The cool breeze gently swayed my hammock, rustling the boughs of the pine trees above me. A faint sliver of sunlight peaked through my tarp. I could hear Adam’s gentle breathing in the hammock next to me. He shifted positions, still deep in sleep, the fabric groaning under his weight.
The hour digit pinged 7 a.m. on my watch. I turned off the beeping alarm before it could disturb him. Sliding out of my sleeping bag, I quietly inched away to the lake we were camped beside. Its placid waters hardly stirred in the early morning dawn, the stillness mirroring my own inner stillness. I stretched, feeling suddenly very awake. I had slept through the night without waking once, an accomplishment in and of itself for any overnighter in the woods, let alone one spent in a hammock.
Adam and I have spent a fair amount of time swingin’ from the trees. In 2014, during his thru-hike of the Appalachian Trail, Adam camped every night in the ENO hammock he bought when he was 16. During my 2011 NOLS semester in the Amazon, I slept in a hammock for nearly two months, after which I immediately bought my own hammock setup. Clearly, something about sleeping between two trunks spoke to us.
We’ve had our bouts of failure, for sure: misjudged tree distances, unexpected storms, insufficient rigging, relentless bugs (there’s also that one time I fell out of my hammock that I don’t like to talk about…I may or may not still have some residual bruising). It’s not unlike a work of art, setting up the perfect hammock camp. There’s a finesse to it, a proficiency that comes only with time.
So if you’ve just recently made the swap from tent to hammock (or are thinking about it), check out our top 10 tips and tricks for getting the perfect hammock camp!
Make it work for you.
Adam likes his hammock a little loose, with his head higher than his feet. I like mine a little tighter, a little straighter, so I can spread out diagonally and feel as if I’m laying on a bed. Don’t listen to any one person’s advice on hammock rigging. Experiment, and get it comfortable for your body!
Set up your rain tarp, even if it’s sunny.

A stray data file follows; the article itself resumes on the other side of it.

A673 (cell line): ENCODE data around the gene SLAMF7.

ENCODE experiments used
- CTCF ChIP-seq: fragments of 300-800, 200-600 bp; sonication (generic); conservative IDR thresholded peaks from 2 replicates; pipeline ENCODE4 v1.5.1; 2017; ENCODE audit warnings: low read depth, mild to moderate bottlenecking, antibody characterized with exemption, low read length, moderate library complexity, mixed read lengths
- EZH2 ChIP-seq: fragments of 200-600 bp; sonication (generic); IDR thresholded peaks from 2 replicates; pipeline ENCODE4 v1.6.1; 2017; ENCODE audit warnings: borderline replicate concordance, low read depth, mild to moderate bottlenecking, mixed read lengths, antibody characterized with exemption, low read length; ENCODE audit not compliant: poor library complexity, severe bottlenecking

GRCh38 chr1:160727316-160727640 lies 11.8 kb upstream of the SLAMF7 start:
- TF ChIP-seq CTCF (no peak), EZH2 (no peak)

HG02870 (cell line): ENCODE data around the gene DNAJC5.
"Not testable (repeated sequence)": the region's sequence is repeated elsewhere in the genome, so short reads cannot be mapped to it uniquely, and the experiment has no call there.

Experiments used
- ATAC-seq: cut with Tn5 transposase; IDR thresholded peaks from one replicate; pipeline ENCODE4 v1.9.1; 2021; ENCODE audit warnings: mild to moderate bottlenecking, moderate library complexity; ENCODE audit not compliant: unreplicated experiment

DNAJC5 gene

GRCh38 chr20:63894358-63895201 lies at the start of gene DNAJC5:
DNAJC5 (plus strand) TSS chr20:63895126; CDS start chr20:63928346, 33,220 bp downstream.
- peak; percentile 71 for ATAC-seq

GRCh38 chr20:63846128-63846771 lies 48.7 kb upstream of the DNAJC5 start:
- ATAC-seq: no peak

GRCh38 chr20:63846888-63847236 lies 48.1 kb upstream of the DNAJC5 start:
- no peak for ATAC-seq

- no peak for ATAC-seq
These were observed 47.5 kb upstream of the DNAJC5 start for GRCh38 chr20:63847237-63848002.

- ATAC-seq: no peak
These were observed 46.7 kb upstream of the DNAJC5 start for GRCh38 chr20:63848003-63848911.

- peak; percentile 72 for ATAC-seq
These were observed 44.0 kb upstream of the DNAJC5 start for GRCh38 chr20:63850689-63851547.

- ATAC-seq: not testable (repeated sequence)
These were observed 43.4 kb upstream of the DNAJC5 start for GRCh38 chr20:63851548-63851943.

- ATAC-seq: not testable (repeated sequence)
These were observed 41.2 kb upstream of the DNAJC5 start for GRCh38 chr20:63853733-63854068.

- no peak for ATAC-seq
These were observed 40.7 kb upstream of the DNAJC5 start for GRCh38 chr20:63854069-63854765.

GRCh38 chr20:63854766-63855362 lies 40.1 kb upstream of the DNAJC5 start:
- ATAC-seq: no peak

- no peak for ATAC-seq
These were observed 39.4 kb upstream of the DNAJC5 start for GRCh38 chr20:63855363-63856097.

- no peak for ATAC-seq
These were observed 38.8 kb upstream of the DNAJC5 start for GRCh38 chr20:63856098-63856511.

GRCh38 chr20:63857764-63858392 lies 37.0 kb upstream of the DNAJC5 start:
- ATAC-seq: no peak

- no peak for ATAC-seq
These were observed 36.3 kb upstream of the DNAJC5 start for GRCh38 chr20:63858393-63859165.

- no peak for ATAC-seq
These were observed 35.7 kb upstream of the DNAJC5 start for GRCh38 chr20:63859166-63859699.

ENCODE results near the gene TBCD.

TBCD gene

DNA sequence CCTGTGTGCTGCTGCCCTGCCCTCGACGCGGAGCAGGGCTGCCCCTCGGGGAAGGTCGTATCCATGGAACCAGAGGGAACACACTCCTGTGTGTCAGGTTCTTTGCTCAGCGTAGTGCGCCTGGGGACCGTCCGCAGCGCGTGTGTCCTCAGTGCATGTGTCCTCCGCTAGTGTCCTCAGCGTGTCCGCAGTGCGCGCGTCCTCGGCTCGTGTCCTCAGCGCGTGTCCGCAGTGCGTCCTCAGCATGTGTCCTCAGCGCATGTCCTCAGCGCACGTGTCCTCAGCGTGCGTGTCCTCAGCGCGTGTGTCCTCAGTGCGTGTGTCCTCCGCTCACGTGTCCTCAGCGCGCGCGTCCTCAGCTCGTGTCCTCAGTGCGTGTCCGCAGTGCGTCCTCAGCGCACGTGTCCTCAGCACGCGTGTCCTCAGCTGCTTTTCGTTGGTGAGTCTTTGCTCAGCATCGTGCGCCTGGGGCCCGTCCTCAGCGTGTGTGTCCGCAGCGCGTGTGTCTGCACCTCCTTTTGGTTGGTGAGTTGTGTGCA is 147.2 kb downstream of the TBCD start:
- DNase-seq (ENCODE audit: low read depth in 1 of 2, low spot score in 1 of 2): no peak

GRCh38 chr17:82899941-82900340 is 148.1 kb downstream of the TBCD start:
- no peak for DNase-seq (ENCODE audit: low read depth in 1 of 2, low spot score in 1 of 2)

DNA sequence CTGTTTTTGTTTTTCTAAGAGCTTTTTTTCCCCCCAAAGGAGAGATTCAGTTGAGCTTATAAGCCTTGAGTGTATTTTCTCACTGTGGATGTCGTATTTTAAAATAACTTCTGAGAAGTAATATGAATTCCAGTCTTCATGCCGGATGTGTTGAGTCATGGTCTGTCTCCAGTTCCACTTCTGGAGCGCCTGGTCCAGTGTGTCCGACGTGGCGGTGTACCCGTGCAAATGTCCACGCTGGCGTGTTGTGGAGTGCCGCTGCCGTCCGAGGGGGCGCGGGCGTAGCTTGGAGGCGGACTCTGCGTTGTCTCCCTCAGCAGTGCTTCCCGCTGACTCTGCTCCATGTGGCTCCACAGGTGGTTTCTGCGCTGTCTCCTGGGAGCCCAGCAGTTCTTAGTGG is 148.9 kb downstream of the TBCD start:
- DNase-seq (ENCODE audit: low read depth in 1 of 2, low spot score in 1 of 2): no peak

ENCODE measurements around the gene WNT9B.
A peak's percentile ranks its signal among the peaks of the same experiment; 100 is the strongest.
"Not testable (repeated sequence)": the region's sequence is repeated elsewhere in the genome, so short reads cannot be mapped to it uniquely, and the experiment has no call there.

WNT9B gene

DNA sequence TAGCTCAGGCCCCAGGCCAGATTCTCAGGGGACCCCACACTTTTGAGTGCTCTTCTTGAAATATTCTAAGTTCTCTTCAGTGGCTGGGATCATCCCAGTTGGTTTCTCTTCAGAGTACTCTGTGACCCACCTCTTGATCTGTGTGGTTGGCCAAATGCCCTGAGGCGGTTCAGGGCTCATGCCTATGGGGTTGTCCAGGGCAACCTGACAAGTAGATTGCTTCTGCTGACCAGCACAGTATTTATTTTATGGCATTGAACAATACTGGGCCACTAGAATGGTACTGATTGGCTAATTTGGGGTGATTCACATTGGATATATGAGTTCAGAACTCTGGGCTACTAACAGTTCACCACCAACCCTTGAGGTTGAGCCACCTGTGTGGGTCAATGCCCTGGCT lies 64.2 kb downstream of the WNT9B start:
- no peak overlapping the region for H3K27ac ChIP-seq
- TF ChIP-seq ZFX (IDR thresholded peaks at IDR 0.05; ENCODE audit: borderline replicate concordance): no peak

Chances are, you’re going to be camping in the mountains, where fickle weather patterns can change without a moment’s notice. Even if you only set up your tarp halfway, at least you’ll know it fits the distance between the trees before the storm lets loose.
Always have a drip line.
There’s nothing worse than waking in the middle of the night to discover that, while your tarp might be holding up just fine, your hammock is still soaking up water from the tree straps. Fashion a little cordelette on either end of your hammock, attaching it to the carabiners, and watch the water trickle down the line and away from your cozy cocoon.
Try rigging a ridgeline.
I always carry enough additional cordelette, longer than the length of my hammock, to fashion a ridgeline. This line runs directly over my hammock, and while some use it to support their tarp (try tying two prusiks to keep it taut), I like to use mine to hang headlamps and wet socks as well. If you want to get real fancy, ENO makes some cool Twilight backcountry Christmas lights which can easily wind around the ridgeline for additional lighting. While a little less fancy, their Moonshine Lantern serves a similar function and comes equipped with a hook for hanging on your ridgeline.
Invest in a non-inflatable sleeping pad.
Adam and I both use Therm-a-Rest Z Lites, which are lightweight and flexible. You might not think you’ll need it, but trust us—that gentle breeze rocking you to sleep will also, eventually, make you numb with cold. You don’t need much, just another layer between you and the fabric, but it’s essential.
Come prepared with stakes.
Not every campsite is going to have perfectly placed roots, rocks, or other natural elements to secure your tarp to. Stakes take the guessing out of rigging, though if you do happen to forget (or worse, lose) your stakes, try burying a solid stick horizontally under six inches of soil. Place a hefty rock or other weighty object on top, just for some extra security.
Higher is not better.
So, though it feels really cool to be swinging up high in the trees with your feet dangling below you, it’s not a very practical place to be hanging out all night. For starters, getting in a hammock is hard enough close to the ground, let alone when you have to jump up into it. Secondly, if and when a storm hits, you want to be as low to the ground as possible (try for two to three feet) so the wind isn’t gusting rain up underneath the tarp.
Curious critters, wind, rain, you name it, if it’s not put away before you hit the hay, it could very well be gone or damaged tomorrow. Hang your pack from the hammock’s carabiner. Tie your shoelaces together and slap ’em over your ridgeline. Make everything neat and stormproof, so that even if it’s your first time in the backcountry, at least you look like you know what you’re doing.
Consider a groundsheet.
When you opt for a hammock instead of a tent, all of a sudden, simple things like changing clothes and putting on shoes can become chores. Make it easy with a groundsheet. Adam carried a piece of Tyvek with him on the trail (which he also staked out) so he could have a nice clean, dry surface to stand on before getting in his hammock. This also helps reduce the amount of gravel and dirt that inevitably winds up in your hammock, too.
Be conscientious about your hammock’s position.
If it’s windy, don’t set your hammock up so that it acts like a sail and less like a bed. If you have even the faintest hint of breeze in the air, notice it, and try to avoid hanging your hammock so that it’s broadside to the draft. There’s truly nothing more annoying than hearing your tarp flap against your hammock all night long.